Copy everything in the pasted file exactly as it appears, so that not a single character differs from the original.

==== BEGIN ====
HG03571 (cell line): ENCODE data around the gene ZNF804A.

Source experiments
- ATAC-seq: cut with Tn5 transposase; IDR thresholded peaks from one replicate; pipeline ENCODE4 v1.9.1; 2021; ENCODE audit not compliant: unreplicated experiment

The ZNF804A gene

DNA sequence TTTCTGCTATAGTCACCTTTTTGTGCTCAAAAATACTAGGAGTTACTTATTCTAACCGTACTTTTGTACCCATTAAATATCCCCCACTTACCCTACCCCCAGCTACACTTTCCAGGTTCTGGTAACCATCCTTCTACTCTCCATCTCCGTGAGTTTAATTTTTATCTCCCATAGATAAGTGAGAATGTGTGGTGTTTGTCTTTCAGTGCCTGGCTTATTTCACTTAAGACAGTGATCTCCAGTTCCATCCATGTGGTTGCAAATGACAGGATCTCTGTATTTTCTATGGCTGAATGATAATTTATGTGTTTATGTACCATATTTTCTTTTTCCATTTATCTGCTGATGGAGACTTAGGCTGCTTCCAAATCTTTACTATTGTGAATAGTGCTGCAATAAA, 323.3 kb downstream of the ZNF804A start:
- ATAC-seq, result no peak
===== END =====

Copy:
HG03571 (cell line): ENCODE data around the gene ZNF804A.

Source experiments
- ATAC-seq: cut with Tn5 transposase; IDR thresholded peaks from one replicate; pipeline ENCODE4 v1.9.1; 2021; ENCODE audit not compliant: unreplicated experiment

The ZNF804A gene

DNA sequence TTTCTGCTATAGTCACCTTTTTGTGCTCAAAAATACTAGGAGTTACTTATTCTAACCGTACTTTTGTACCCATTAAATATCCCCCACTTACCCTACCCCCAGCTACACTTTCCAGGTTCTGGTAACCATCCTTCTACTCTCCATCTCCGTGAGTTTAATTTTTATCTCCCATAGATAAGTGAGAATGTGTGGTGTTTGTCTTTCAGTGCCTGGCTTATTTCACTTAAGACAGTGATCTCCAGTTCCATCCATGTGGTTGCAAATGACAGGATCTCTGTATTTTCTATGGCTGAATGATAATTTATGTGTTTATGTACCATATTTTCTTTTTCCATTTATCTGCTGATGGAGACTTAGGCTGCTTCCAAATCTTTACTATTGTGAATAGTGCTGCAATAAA, 323.3 kb downstream of the ZNF804A start:
- ATAC-seq, result no peak